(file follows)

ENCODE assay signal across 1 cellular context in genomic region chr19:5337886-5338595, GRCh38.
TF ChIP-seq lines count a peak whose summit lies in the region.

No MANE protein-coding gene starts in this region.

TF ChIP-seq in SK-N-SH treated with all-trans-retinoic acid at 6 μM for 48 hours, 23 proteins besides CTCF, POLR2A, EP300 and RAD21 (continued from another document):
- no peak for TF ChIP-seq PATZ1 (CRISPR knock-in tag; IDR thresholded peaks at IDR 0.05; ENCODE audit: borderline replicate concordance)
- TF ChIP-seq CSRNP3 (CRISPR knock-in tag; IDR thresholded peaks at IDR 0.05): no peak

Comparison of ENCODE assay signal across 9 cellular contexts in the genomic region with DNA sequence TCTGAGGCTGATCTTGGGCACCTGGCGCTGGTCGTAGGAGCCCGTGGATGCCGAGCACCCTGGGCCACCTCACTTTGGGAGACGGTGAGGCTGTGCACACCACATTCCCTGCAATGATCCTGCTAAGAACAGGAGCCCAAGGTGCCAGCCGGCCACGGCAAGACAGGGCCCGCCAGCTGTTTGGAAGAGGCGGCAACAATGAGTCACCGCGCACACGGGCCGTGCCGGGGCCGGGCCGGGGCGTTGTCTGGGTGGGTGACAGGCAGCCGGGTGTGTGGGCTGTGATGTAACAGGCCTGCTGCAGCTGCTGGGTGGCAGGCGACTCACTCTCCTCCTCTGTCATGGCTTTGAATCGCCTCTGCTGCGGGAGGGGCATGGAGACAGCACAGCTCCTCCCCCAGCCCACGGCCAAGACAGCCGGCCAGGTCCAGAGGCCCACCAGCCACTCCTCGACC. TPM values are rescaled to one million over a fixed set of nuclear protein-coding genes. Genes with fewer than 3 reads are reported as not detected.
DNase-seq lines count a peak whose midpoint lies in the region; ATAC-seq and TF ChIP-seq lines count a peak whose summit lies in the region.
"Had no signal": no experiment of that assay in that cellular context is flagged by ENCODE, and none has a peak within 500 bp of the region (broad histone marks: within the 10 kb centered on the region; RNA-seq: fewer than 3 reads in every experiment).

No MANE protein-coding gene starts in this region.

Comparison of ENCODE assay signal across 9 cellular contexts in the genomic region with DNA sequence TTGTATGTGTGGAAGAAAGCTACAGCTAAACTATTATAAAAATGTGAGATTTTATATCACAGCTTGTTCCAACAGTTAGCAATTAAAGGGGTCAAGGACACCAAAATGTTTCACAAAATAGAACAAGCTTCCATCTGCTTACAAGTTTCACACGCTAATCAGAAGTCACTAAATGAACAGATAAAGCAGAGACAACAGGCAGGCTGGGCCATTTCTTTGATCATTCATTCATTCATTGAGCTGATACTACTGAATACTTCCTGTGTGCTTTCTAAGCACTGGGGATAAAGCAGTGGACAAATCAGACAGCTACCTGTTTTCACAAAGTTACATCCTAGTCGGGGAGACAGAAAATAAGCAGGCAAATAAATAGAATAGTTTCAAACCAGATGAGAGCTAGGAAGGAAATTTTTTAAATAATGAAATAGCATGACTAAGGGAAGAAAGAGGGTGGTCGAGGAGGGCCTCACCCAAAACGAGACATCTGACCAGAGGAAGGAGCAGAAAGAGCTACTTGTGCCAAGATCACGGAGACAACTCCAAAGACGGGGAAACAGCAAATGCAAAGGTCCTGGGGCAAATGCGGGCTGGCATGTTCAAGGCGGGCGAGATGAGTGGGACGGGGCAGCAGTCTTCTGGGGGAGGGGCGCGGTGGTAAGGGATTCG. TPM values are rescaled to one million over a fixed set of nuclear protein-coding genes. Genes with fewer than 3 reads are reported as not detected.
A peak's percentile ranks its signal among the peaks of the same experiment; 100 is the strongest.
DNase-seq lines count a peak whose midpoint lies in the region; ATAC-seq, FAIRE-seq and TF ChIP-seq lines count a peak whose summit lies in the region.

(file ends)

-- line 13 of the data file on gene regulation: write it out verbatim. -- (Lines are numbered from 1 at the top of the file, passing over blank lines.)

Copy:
DNase-seq lines count a peak whose midpoint lies in the region; ATAC-seq, FAIRE-seq and TF ChIP-seq lines count a peak whose summit lies in the region.